Name and work activity of employee

Address, location, and contact information of employee

Name of assessor (which may be the employee)

Dates of the current remote working risk assessment and the next review

A space for employer action or plan to alleviate any concerns

A space for a manager to check off the review of risk assessment findings

Questions about the working environment including lighting, presence of screen glare, any remedies available for screen glare, whether heating and ventilation is acceptable

Questions about electrical safety including equipment maintenance, adequate sockets available, if electrical system is in good condition, and if faults in electrical equipment are visible

Questions about fire safety including the presence of any flammable materials, fire escape routes, and smoke detectors or fire alarms, and whether they are being maintained

Questions about employee workspace and storage, including whether employee has enough comfortable work space available, enough privacy to carry out work, and a space free of hazards

Questions about the employee’s work-life balance, workload, hours, awareness of lone working resources, training, or if they know how to contact a manager or IT specialist if they have a problem or need help

A space for employees to write further about any health concerns

Questions about employee’s computer workstation, including the safe setup of their desk, screen, keyboard, mouse or docking station and whether their chair setup is comfortable and adequate

Questions allowing for an evaluation of screen quality, eye-strain, and adequate legroom and under desk workspace

Questions about employee’s computer usage allowing for evaluation of possible health effects, including adequate breaks, any aches or pains associated with prolonged usage, or blurred vision, dry eyes, or headaches

Other questions that consider whether the employee needs extra equipment due to prolonged computer use, needs a bag to transport laptop equipment, or is over-reliant on handheld devices for written communication

A space for employees to communicate any other health, safety, or environment questions or concerns

After conducting a remote working risk assessment, it is important to support employees in solving any identified risks.

Some Solutions to Common Risks for Remote Workers

Encourage Breaks

It is vital to encourage remote workers to take breaks to alleviate both mental and physical health risks. Employees should know to:

Split long periods of display screen work with other types of work

Take a break for five minutes for every hour worked

Avoid awkward and static working postures

Do stretching exercises or move around regularly

Reduce eye fatigue by blinking and changing focus

Create a Comfortable Workspace

By installing ergonomic and specialized equipment to meet working needs remote employees can vastly improve their workspace. Equipment can include proper keyboards, a mouse, laptop risers, larger display screens, adjustable chairs, height adjustable desks, or support cushions.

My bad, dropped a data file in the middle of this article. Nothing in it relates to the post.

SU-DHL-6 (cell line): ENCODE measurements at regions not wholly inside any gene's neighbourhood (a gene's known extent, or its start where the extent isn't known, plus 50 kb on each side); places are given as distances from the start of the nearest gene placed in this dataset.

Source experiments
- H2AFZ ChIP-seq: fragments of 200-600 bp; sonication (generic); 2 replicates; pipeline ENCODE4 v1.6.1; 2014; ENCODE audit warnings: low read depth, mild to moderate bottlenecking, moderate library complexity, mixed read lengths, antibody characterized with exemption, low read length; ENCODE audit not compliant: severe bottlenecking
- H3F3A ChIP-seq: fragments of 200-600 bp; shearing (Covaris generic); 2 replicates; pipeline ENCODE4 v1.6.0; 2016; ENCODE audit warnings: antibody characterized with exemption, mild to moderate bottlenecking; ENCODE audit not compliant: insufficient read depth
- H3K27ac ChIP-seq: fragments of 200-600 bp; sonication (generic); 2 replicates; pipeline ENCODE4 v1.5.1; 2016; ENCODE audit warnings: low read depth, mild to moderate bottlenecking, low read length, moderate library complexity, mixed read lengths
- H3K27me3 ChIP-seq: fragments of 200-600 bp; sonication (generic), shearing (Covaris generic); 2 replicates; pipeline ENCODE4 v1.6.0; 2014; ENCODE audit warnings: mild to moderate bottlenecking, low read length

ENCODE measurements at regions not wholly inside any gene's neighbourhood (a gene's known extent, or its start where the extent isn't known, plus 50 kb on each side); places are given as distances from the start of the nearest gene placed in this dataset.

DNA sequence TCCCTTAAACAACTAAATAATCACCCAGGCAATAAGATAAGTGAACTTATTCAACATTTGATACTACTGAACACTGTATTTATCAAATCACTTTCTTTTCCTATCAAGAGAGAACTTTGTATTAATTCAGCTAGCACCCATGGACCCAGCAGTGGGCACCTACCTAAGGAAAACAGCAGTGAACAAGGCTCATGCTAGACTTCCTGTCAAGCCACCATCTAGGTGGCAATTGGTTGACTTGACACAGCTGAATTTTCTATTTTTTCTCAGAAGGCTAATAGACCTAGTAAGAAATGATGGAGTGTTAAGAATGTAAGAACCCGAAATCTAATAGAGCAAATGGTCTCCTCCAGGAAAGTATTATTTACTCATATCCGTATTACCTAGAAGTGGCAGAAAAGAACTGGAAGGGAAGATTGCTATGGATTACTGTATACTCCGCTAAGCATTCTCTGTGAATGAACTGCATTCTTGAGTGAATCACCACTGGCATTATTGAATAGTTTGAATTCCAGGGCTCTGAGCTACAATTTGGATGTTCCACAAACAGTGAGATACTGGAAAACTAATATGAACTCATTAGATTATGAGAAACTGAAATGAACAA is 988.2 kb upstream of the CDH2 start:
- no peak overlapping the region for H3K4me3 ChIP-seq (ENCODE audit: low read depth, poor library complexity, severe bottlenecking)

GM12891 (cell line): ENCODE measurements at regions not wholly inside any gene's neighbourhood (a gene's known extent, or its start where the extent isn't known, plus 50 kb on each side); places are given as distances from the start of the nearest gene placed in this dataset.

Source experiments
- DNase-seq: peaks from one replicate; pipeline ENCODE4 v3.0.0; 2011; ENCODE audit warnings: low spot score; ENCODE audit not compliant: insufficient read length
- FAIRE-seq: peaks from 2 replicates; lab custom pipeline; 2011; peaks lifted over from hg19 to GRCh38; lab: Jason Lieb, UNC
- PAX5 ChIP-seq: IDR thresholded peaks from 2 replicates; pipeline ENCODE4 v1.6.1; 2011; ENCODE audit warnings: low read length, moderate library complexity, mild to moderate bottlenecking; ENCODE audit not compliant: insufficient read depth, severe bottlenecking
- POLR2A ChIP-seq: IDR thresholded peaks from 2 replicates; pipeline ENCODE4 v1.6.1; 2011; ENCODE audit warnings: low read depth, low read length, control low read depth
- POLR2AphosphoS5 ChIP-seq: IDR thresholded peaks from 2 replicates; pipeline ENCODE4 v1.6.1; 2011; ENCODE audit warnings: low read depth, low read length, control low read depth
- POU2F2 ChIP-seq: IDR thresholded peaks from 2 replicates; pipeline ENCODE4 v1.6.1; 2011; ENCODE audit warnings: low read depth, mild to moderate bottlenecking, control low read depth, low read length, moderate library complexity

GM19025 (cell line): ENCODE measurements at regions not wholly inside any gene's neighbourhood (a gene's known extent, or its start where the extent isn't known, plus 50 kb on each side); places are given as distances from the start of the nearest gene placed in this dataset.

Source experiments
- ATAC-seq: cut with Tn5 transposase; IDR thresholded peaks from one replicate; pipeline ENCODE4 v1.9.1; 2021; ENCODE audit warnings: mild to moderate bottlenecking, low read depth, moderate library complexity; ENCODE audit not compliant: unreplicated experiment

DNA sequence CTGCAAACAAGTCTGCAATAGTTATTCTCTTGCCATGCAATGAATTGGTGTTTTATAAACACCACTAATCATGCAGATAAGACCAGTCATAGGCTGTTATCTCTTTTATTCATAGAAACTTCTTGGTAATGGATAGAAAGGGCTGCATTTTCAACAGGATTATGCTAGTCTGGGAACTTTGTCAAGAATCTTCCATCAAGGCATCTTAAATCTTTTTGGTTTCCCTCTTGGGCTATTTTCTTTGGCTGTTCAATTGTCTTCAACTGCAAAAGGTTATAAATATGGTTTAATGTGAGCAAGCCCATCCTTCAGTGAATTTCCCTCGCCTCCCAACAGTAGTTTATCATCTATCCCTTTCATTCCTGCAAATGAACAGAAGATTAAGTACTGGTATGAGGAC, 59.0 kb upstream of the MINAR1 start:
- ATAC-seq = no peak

Promote Remote Collaboration and Team Building

Collaboration and team connection help remote workers break down feelings of isolation and disconnection. Some steps to build strong remote teams include:

Regular, scheduled check-ins

Regular team meetings with time to share ideas

Regular visits with colleagues, if possible.

Utilizing communication systems with off-premise staff during the day via phone, email, instant messaging, videoconferencing, and other communication platforms

Remote working technologies exist to make remote collaboration and team building seamless and innovative.

Make Accessing Support Easy

Remote workers can feel less capable of accessing support from colleagues and management. Make sure they are aware of available support and maintain open communication channels to avoid frustration and anxiety. Easily accessible IT support helplines are important too. Knowing how to reach out for help when needed goes a long way in helping alleviate stressors experienced by remote workers.

Mental Health Resources

To support employees in taking care of their mental health, it is important to head off any problems early. Make sure employees know how to recognize signs of stress or loneliness, and how to access available mental health resources when needed.

HSE Training for Remote Staff

HSE should be a regular part of discussions and reviews. Employers should have clear, understandable HSE policies and employees should know how to report issues.

Risk Assessment and Employee Welfare

Remote work technology and the changes in work culture brought about by the global pandemic have made work from home arrangements a permanent fixture in businesses across the world. Conducting a remote working risk assessment for remote employees needs to be permanent fixtures for companies and managers too. The welfare of employees depends on ensuring their health, safety, and working environment through this important process.